The proposed DSA – Part 3: The liability exemptions and the 'notice and action' mechanism | Fieldfisher
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The proposed DSA – Part 3: The liability exemptions and the 'notice and action' mechanism

In the first part of our DSA blog series posts, we provided a general overview of the proposed Digital Services Act (DSA). In the second part, we addressed more specifically the DSA's scope.

In this piece, we will examine the liability exemptions and 'notice and action' mechanism in more detail

Scope of the e-Commerce Directive

Today, the e-Commerce Directive contains three liability exemptions for providers of information society service (ISS) when they act as intermediaries: the 'mere conduit', 'caching' and 'hosting' exemptions.

Under the 'mere conduit' exemption, ISS providers are not liable for the information transmitted of their communication network, if the provider:
  •  Does not initiate the transmission;
  •  Does not select the receiver of the transmission; and
  •  Does not select or modify the information contained in the transmission.
The 'caching' exemption exempts an ISS provider from liability for the automatic, intermediate and temporary storage of information provided by a recipient of the ISS, performed for the sole purpose of making more efficient the information's onward transmission to other recipients upon their request, if the provider: 
  • Does not modify the information transmitted;
  • Complies with conditions on access to the information;
  • Complies with industry best practice rules regarding the updating of the information,
  • Does not interfere with the industry best practice lawful use of technology to obtain data on the use of the information;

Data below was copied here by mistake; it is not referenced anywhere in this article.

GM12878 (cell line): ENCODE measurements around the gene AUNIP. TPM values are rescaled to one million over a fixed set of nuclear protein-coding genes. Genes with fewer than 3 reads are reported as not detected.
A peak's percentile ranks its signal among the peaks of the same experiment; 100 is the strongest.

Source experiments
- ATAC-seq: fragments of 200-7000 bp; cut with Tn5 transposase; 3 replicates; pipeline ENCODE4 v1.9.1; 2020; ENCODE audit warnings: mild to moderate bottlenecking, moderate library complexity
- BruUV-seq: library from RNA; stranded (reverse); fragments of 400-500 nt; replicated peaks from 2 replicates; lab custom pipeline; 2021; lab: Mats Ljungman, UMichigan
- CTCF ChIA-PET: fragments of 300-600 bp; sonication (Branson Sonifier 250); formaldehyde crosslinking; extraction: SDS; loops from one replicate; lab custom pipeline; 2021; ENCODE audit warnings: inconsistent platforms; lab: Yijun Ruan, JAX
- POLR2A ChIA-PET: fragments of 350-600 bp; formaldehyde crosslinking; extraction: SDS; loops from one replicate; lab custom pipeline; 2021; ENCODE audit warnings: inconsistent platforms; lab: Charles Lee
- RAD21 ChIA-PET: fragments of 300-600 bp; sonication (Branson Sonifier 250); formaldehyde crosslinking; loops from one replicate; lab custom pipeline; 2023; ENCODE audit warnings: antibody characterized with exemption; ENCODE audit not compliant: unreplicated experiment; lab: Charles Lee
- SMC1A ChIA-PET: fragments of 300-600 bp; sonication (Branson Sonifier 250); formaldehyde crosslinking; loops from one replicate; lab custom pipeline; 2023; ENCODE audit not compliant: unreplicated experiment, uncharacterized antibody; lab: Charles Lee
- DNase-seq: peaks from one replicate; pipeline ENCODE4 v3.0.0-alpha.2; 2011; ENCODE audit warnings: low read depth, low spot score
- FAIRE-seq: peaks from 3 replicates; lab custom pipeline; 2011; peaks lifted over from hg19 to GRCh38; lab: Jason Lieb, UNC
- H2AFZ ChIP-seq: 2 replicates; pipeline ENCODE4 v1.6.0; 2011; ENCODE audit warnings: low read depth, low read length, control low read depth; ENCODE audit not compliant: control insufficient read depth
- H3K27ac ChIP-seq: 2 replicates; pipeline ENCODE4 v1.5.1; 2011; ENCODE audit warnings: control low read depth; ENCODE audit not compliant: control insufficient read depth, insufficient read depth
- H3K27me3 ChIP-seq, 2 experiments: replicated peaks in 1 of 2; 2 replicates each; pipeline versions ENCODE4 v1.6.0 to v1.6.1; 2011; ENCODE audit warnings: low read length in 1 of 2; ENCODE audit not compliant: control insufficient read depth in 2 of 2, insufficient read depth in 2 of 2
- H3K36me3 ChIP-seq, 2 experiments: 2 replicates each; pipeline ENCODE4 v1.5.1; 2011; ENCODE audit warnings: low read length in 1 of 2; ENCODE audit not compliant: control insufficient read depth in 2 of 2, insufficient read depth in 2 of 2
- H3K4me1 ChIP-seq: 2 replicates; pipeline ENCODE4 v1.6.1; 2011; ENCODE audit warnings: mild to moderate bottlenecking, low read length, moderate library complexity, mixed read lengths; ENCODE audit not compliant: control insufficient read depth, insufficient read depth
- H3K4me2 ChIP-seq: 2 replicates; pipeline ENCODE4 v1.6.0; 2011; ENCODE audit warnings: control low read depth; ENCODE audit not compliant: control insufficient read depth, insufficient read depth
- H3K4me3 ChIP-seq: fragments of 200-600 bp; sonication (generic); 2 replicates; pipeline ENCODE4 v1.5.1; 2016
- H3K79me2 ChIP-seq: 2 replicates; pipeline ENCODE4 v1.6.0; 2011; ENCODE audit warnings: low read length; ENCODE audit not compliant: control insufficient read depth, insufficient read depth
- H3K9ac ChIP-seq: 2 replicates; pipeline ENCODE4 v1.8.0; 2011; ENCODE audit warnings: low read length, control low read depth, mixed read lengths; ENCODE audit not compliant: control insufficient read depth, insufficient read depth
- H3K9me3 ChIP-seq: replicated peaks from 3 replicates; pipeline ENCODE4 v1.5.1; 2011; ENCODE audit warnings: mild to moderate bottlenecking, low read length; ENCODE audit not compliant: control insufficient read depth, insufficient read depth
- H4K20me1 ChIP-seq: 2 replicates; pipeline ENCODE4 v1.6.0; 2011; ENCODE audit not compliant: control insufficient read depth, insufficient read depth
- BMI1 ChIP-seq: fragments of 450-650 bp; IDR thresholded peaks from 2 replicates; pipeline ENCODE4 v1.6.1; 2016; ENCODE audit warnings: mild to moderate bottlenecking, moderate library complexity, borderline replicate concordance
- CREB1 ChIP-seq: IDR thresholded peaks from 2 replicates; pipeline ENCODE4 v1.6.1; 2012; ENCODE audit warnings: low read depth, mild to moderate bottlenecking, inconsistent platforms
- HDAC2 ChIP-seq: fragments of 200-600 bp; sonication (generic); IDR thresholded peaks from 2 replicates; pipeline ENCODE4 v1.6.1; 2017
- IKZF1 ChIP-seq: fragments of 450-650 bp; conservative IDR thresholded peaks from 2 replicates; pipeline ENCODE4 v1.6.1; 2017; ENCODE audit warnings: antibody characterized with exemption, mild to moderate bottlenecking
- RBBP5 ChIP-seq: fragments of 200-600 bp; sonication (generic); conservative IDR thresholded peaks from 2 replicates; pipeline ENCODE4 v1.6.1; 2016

• Act expeditiously to remove or disable access to the information it has stored upon obtaining knowledge of the fact that a court has ordered the removal or disablement of the information.
Finally, under the 'hosting' exemption, an ISS provider is exempt from liability for the information it stores at the request of the recipient of the service, if it:
  • Does not have actual knowledge of illegal activity or information; The Recitals clarify that this implies that the ISS provider plays a merely technical and passive role with regard to the hosted information.
  • Acts expeditiously upon obtaining such knowledge to remove or to disable access to the information.
In addition to these three exemptions, the e-Commerce Directive specifies that Member States are not allowed to impose a general obligation on ISS providers to monitor or actively seek for illegal activity. 

New proposed scope of the DSA

Although the DSA does not intend to replace the e-Commerce Directive, the European Commission does propose to move the lability exemptions into the DSA to maximize harmonisation.

This would be a welcome change as the way in which the liability exemptions have been implemented in the Member States varies greatly. Despite the CJEU case law in this area, fragmentation and legal uncertainty on the interpretation of the conditions remain, especially with regard to the 'hosting' exemption.

    'mere conduit' and 'caching' exemptions and general monitoring obligation prohibition

As far as the 'mere conduit' and 'caching' exemption regimes are concerned, no material changes are proposed in the DSA. The main change lays in the fact that those exemptions would apply in the same manner throughout the EU and that there would not be any room for fragmentation resulting from transposition of these rules into Member State law. 

Similarly, the DSA proposes to keep the general principles that providers of intermediary services should not be subject to a general monitoring obligation.

    'hosting' exemption

With regard to the hosting exemption, the principle remains broadly the same: ISS providers are exempt from liability for the information they host at the request of the recipient of the service, provided they (i) don't have actual knowledge of the illegal activity and illegal content and (ii) act expeditiously to remove that illegal activity or illegal content when they become aware of it.

However, the European Commission proposes a number of substantial clarifications to improve legal certainty.
  • Whereas the e-Commerce Directive only referred to 'illegal activity', a term which it did not define, the DSA proposes to add the term 'illegal content', which it defines as "any information that does not comply with Union law or the law of a Member State". It would cover information that is illegal by its nature, such as illegal hate speech or terrorist content, but also information that relates to illegal activities, such as sharing images that depict child sexual abuse or sharing revenge porn or the use of content infringing IP rights.